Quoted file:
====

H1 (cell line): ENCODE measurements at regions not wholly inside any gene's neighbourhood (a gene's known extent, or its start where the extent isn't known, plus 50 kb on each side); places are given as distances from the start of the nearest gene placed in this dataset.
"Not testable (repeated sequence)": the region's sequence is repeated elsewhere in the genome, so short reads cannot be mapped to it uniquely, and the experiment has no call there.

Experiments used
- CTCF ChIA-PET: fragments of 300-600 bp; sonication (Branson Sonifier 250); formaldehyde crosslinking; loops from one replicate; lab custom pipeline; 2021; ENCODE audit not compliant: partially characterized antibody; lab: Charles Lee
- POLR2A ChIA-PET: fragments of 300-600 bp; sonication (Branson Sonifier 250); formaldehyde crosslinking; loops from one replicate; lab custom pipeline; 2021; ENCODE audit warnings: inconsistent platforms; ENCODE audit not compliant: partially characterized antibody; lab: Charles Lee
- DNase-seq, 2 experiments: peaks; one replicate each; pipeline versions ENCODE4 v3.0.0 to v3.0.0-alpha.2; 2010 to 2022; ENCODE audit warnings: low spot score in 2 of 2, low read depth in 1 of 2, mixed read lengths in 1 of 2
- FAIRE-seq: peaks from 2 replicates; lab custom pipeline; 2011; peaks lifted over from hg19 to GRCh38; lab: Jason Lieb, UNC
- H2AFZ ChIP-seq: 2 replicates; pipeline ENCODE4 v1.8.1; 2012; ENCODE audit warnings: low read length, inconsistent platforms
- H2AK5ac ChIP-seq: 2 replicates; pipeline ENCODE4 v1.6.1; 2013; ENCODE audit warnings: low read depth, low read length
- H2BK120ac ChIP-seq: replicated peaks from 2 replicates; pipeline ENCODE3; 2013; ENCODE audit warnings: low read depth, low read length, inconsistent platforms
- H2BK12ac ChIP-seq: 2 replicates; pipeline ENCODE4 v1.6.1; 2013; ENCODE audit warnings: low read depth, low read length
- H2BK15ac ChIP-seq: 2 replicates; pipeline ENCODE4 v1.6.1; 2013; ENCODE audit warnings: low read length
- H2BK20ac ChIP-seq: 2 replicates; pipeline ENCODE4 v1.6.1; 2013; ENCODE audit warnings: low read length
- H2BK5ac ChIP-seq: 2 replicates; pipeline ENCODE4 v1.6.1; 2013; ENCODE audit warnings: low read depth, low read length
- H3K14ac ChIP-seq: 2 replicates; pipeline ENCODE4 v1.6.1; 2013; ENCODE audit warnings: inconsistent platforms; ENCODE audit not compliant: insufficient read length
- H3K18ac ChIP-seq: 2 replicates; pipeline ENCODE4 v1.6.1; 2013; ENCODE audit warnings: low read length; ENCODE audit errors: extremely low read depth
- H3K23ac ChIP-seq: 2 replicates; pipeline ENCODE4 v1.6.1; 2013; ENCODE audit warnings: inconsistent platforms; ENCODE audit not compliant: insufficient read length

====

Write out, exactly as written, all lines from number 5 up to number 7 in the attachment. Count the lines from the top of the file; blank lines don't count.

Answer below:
- POLR2A ChIA-PET: fragments of 300-600 bp; sonication (Branson Sonifier 250); formaldehyde crosslinking; loops from one replicate; lab custom pipeline; 2021; ENCODE audit warnings: inconsistent platforms; ENCODE audit not compliant: partially characterized antibody; lab: Charles Lee
- DNase-seq, 2 experiments: peaks; one replicate each; pipeline versions ENCODE4 v3.0.0 to v3.0.0-alpha.2; 2010 to 2022; ENCODE audit warnings: low spot score in 2 of 2, low read depth in 1 of 2, mixed read lengths in 1 of 2
- FAIRE-seq: peaks from 2 replicates; lab custom pipeline; 2011; peaks lifted over from hg19 to GRCh38; lab: Jason Lieb, UNC